Well, that was anti-climactic! The most anticipated Supreme Court patent decision in a number of years turned out to be a bit of a letdown. Don’t get me wrong, I was expecting a much worse opinion for patent owners and applicants, but we really waited this long for this opinion?
This is really an instance of bad facts making bad law. As previously noted, Bilski’s invention is not a compelling one for Supreme Court review, as the invention sought to patent an application of a method for hedging. The Court was unanimous in holding that Bilski’s claims were not directed to patentable subject matter. The separate opinions differed as to the reasoning for this holding.
Justice Kennedy’s Opinion
Justice Kennedy chastised the Federal Circuit, writing for the Court that “[t]oday, the Court once again declines to impose limitations on the Patent Act that are inconsistent with the Act’s text.” The Court held that the statutory text of § 101 and the definition of “process” in § 100(d) do not limit processes to those that pass the Federal Circuit’s machine-or-transformation test.
The majority opinion instead mirrored Judge Rader’s opinion from the Federal Circuit, where he would hold the claims to be unpatentable simply because they are directed to abstract ideas.
So, what test did the Supreme Court give us to use in place of the machine-or-transformation test? None! That’s right. All the Supreme Court did was reiterate that abstract ideas are not patentable. The Court provided no additional guidance as to how to determine patent eligibility. Only the old “laws of nature, physical phenomena, and abstract ideas” are expressly prohibited by Supreme Court precedent.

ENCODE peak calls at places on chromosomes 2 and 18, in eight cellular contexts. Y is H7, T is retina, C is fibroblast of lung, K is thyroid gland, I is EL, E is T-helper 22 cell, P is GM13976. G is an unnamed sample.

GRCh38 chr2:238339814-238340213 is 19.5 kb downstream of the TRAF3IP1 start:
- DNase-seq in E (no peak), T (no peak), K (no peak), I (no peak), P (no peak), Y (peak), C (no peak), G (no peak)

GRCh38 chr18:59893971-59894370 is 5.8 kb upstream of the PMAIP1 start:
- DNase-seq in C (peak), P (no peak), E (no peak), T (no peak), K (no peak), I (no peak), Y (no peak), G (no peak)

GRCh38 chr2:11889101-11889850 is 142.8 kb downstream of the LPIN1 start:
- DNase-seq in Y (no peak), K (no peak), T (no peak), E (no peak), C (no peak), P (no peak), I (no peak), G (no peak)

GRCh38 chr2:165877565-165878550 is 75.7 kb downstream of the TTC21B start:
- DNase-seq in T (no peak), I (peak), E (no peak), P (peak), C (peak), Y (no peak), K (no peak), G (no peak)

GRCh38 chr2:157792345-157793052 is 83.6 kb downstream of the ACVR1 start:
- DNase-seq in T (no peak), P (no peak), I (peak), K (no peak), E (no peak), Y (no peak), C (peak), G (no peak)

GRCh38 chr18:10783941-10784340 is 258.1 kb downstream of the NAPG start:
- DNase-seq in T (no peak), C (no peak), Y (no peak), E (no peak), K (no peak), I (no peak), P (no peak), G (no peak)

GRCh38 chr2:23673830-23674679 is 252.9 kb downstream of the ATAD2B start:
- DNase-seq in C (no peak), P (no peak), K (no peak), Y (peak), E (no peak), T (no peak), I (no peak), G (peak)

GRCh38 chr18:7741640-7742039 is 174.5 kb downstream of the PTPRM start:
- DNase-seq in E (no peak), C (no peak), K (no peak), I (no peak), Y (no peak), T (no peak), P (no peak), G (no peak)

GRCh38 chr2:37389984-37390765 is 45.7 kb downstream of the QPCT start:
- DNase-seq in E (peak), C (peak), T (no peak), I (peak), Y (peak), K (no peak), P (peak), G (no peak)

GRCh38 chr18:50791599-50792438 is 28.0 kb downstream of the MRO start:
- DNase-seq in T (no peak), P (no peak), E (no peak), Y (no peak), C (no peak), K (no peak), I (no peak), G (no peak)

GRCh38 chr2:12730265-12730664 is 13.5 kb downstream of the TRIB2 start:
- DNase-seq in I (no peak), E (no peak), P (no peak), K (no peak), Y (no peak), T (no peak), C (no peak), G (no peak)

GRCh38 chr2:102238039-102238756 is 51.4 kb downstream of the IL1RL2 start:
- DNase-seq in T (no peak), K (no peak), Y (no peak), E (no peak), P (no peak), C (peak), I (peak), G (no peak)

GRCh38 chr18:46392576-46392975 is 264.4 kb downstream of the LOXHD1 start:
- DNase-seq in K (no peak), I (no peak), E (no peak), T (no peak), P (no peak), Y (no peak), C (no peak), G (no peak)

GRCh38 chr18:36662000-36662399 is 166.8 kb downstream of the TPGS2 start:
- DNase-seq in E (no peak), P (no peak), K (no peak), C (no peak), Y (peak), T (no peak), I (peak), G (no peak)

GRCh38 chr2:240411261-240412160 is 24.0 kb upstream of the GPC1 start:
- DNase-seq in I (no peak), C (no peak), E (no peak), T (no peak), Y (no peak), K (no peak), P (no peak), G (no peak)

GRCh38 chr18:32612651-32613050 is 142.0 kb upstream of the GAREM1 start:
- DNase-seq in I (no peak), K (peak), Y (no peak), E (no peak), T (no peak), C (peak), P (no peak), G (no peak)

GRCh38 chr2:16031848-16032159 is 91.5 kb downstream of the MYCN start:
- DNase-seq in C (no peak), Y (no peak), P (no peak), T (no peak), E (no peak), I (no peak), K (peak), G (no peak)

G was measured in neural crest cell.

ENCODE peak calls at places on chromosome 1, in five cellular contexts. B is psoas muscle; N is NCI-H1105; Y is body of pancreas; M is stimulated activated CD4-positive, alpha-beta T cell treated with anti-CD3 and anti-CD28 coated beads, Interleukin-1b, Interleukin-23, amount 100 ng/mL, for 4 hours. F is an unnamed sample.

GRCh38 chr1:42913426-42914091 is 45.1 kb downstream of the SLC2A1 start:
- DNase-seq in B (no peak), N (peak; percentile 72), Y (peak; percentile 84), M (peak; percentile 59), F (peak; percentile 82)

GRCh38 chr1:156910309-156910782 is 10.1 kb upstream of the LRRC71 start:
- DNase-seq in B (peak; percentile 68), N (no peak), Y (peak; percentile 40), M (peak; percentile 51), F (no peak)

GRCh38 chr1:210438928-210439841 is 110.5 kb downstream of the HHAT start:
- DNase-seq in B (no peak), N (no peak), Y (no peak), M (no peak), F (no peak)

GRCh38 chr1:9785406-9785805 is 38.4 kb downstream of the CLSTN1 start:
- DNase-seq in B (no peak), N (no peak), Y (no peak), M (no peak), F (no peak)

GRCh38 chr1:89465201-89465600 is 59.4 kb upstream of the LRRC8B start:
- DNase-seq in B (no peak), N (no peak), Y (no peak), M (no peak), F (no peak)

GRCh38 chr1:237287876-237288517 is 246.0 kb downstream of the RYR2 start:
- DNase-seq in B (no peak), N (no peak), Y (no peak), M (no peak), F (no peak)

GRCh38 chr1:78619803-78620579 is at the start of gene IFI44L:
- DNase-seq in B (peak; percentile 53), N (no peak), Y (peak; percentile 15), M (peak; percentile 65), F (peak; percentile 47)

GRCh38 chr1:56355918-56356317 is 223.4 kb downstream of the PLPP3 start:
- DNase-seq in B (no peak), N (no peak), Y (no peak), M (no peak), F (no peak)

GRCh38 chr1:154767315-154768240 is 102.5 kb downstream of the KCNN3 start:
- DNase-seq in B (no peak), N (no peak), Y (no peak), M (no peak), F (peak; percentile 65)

Justice Stevens, in a separate opinion discussed below, sought to conduct an exhaustive study of English and US judicial precedent to justify that business methods have never been and never will be (?) patentable. A plurality of the Court chides him for not recognizing that the Patent Act is directed to newly emerging technologies. It doesn’t make sense to cut off entire fields from patent eligibility ahead of time. Who knows where the next innovations will come from? This section of the Court’s opinion only garnered 4 votes and is not precedential. Justice Scalia declined to join the majority in this section.
The majority’s opinion also justified patents for business methods based on the enactment of the prior use defense in § 273. Justice Stevens responded to this position by arguing that this statute was only a stopgap and was only enacted by Congress in response to his perceived legislation by the Federal Circuit of the patentability of business method patents in State Street Bank. He also argued that since the statutes were written nearly 50 years apart, the latter cannot possibly be read to help interpret the former.
Justice Stevens’ Opinion
Justice Stevens wrote for a 4 member minority of the Court that concurred in the judgment but would have categorically banned business method patents. His opinion on the matter was extensive and included an exhaustive (exhausting) review of precedent discussed above.